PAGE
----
Homeless Persons Memorial Observed in 11 NH Communities

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Arnie Alpert photo

Dozens of people huddled in the cold on City Plaza in downtown Concord Thursday night to remember New Hampshire's homeless persons who died in the past year.

By ARNIE ALPERT, Active with the Activists

Arnie Alpert spent decades as a community organizer/educator in NH movements for social justice and peace.  Officially retired since 2020, he keeps his hands (and feet) in the activist world while writing about past and present social movements. 

On the longest night of the year, dozens of people huddled in the cold on City Plaza in downtown Concord Thursday to remember New Hampshire residents who died in the past year, their lives shortened by homelessness. 

 At the vigil, volunteers read a list of their names, in some cases just a first name with a last initial.  For others, participants learned a bit about their lives, their families, and their personalities. 

It was Homeless Persons Memorial Day, observed nationwide, and this year coinciding with a growing awareness of the crisis faced by increasing numbers of people who cannot find a safe, secure, and affordable place to call home.  In addition to Concord, observances took place in Dover, Keene, Laconia, Lancaster, Lebanon, Nashua, Newport, Peterborough, Portsmouth, and two in Manchester, each one locally organized.

The memorials remembered individuals such as Ashly L, who “lived her life on her terms. She was adventurous, loved to travel, had ambition to try new things and always make something out of nothing. She was very smart, sassy, silly and excelled at everything she put the slightest effort into.”  Brian “Manny” Mansfield was “a very nice man who was always trying to help others before himself. He lived in Lebanon for many years and worked for Harley Davidson as a mechanic before he became ill and was unhoused.”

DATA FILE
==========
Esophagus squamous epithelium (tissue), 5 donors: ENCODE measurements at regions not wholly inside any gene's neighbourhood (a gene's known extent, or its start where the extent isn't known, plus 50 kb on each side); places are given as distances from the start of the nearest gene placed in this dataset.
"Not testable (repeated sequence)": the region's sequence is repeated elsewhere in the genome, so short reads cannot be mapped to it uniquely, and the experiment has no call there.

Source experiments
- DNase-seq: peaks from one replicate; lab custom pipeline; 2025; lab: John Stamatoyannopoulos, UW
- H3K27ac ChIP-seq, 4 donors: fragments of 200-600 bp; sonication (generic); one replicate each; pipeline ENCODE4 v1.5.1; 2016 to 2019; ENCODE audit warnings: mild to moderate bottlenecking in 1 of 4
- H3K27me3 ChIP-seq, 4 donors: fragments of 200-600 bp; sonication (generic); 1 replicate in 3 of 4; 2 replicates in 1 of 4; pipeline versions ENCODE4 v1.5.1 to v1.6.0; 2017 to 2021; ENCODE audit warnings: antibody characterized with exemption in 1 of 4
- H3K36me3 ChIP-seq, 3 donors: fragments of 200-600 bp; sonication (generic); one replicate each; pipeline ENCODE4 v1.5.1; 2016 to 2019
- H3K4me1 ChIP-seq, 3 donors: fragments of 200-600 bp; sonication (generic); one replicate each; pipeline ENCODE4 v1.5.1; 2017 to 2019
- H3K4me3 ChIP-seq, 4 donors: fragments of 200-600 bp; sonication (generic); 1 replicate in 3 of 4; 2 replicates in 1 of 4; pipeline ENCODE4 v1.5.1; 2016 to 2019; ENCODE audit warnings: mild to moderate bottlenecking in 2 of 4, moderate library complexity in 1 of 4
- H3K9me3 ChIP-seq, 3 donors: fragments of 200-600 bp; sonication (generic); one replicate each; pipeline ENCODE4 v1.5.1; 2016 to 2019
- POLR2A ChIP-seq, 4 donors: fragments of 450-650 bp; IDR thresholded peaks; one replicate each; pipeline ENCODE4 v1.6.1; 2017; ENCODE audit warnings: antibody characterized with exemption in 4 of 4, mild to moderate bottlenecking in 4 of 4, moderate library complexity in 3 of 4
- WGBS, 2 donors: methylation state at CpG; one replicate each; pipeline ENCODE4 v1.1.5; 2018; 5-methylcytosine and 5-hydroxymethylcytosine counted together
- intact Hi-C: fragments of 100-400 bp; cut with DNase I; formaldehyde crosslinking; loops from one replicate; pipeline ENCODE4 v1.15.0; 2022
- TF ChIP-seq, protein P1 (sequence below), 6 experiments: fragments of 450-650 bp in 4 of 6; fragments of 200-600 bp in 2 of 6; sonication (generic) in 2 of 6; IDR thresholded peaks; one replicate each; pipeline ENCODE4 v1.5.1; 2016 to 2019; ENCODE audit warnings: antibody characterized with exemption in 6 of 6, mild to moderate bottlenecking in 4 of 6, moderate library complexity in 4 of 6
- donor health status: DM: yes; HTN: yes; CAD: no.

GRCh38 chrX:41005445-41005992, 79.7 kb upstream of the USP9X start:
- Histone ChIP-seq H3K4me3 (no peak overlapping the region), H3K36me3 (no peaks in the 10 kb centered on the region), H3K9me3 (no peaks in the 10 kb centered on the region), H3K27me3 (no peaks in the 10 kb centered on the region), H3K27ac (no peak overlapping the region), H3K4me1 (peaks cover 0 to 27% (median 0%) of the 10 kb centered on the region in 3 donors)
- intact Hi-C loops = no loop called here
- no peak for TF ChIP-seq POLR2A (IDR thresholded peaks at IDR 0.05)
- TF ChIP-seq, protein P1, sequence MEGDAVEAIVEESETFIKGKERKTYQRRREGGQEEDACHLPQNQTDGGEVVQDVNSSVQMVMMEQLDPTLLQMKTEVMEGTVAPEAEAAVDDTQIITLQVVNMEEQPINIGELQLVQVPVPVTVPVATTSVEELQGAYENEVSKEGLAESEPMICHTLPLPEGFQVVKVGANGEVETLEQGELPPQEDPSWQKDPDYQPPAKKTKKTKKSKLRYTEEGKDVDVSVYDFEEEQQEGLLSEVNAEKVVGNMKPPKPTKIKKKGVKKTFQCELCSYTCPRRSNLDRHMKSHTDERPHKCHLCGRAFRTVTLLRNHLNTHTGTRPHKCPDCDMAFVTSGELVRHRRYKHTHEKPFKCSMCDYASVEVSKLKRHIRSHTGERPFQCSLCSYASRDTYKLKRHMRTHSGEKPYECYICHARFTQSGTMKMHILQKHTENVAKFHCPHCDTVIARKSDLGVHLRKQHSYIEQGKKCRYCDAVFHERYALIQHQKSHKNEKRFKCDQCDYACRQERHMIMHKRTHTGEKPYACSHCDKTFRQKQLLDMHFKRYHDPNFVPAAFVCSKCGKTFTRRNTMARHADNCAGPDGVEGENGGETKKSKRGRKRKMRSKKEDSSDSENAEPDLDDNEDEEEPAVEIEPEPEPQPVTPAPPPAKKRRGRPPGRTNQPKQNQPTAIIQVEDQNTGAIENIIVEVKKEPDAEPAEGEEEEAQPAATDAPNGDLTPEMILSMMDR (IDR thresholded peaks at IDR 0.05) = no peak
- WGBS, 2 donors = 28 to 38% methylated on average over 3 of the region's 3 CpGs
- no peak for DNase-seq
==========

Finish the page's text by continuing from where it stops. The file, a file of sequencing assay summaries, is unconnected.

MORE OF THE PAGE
There was Justin Francois and Justin Smith, Robert A and Robert M, Jimi B and Jodi M, 90 in all.  With each name, a chime rang out and a volunteer placed a battery-powered candle on a table.  It went on for some time until all the names were read, 90 chimes rung, and 90 candles set on the table, lighting up the faces of those who stood nearby.

Maggie Fogarty of the American Friends Service Committee said that every November she starts a list of names and stories of homeless and formerly homeless people who have died in the past year.  “Gathering the names involves reaching out to a statewide network of homeless service providers, outreach workers, activists, faith community members, health care centers and community leaders,” she said.

“This memorial falls during such a hectic time of the year, as people wrap up work and prepare for the holidays and vacation, but it always feels very important to make the time, to carve out a quiet and reverential space to remember together that we’ve lost community members to homelessness. Each person on our list deserves that we hear their names and remind ourselves of the terrible cost of homelessness, poverty, and economic injustice,” Fogarty said.  “Each one of these people was loved by someone; they were whole people, with families and hobbies and jobs and dreams.”